# Math Help - Partial Derivatives

1. ## Partial Derivatives

Suppose f is a differentiable function of x and y, and g(u,v)=f(e^u+sinv, e^u+cosv) use the table of values to calculate gu(0,0) and gv(0,0).

at (0,0) f=3, g=6 fx=4 fx=8

I have no clue how to do this someone please help

2. Originally Posted by multivariablecalc
Suppose f is a differentiable function of x and y, and g(u,v)=f(e^u+sinv, e^u+cosv) use the table of values to calculate gu(0,0) and gv(0,0).

at (0,0) f=3, g=6 fx=4 fx=8

I have no clue how to do this someone please help
Let $x = e^u+\sin v$ and $y = e^u+\cos v$ so

$
g_u = f_x x_u + f_y y_u = e^u f_x + e^u f_y
$

$
g_v = f_x x_v + f_y y_v = \cos v f_x - \sin v f_y
$

Do you have a table of values for $f_x(1,2)$ and $f_y(1,2)$?

3. If the problem say "use the table of values" you had better have a table of values! Please post the entire problem, including the table of values.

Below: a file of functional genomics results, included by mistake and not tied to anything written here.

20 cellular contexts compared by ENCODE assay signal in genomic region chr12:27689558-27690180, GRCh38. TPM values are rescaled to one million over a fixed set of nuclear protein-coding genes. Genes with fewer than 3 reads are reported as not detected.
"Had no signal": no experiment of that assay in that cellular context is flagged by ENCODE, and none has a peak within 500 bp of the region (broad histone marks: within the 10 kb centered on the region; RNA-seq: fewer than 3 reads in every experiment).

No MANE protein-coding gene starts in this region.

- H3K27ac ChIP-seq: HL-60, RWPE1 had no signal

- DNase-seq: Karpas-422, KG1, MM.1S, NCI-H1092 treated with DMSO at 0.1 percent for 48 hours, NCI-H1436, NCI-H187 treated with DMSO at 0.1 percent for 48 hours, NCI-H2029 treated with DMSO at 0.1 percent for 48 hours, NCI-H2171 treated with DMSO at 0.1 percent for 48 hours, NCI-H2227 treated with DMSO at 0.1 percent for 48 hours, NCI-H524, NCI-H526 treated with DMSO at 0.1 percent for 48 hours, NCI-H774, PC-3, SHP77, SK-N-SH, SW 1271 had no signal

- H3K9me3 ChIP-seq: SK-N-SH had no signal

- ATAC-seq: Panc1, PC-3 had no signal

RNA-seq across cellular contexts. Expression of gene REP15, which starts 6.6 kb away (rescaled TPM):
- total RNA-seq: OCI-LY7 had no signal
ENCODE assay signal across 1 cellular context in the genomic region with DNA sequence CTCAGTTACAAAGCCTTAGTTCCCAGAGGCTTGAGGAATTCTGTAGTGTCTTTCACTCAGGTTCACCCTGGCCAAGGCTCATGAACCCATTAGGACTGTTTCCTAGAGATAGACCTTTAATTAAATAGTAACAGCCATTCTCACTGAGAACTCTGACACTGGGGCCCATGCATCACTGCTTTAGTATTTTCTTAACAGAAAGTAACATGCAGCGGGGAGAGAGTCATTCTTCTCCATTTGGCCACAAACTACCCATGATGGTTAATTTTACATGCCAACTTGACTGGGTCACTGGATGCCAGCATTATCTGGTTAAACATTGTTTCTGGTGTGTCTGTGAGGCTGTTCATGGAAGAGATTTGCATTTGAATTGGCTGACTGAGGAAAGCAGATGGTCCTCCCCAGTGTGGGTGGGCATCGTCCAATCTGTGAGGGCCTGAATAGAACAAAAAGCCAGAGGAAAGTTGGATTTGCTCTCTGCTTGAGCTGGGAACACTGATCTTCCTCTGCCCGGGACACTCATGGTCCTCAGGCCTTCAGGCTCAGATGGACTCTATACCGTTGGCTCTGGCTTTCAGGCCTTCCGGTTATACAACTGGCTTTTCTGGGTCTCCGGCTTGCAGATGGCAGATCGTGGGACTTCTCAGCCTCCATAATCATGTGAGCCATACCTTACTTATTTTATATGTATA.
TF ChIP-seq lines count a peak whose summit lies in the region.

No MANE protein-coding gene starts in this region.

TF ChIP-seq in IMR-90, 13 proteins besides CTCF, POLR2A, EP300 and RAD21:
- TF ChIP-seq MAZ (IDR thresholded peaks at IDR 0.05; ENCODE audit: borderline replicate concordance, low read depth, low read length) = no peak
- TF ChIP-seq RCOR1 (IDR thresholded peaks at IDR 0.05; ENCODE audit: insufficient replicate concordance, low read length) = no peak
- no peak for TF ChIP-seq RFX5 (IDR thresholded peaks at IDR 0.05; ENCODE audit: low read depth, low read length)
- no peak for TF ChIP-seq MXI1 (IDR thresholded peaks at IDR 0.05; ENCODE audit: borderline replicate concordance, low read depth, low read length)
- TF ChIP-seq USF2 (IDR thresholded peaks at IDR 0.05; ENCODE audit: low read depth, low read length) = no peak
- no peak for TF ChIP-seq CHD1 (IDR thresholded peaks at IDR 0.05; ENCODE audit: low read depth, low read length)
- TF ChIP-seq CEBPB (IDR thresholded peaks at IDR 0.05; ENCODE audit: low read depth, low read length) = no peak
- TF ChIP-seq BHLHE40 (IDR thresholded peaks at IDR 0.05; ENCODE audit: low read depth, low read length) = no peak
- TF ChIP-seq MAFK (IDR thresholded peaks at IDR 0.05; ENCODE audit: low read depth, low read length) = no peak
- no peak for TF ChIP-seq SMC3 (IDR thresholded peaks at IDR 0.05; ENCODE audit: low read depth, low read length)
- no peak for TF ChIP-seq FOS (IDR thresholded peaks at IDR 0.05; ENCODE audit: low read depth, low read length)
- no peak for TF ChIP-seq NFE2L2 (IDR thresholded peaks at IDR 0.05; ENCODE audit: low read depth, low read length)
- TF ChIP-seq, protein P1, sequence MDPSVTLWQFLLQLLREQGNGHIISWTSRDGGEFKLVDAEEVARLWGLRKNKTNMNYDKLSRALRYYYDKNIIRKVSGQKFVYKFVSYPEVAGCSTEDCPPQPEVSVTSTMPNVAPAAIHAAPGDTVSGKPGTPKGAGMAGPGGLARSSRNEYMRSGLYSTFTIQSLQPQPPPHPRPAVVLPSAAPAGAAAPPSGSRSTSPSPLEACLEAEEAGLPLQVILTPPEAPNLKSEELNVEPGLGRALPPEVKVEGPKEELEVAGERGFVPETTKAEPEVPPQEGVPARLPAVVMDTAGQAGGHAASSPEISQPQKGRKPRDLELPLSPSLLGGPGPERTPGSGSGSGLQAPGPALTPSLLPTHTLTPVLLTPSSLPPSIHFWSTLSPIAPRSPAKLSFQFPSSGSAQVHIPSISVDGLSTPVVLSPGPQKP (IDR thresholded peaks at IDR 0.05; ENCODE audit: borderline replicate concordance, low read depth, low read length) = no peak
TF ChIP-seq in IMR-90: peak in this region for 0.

4. fx(1,2)=2, fy(1,2)=5, f(0,0)=3, f(1,2)=6, g(0,0)=6, g(1,2)=3, fx(0,0)=4,fy(0,0)=8

5. Welcome back! Do you see why you needed to know fx(1,2) and fy(1,2)?

6. Well I am not the same person who posted this thread. However, assuming this person was referring to problem #11 of section 11.5 of Essential Calculus-Early Transcendentals (James Stewart), then these are the correct values. If I am not mistaken, gu(0,0)=fx(1,2)e^u +fy(1,2)e^u =2e^0 +5e^0=7. gv(0,0) is not much different.

7. Oh, I see! (Although if you had gone on a 4-month quest for the table of values perhaps you would have have returned a different person!)

I don't think you're mistaken. Hopefully you can also see how Danny was holding one variable constant while differentiating with respect to the other.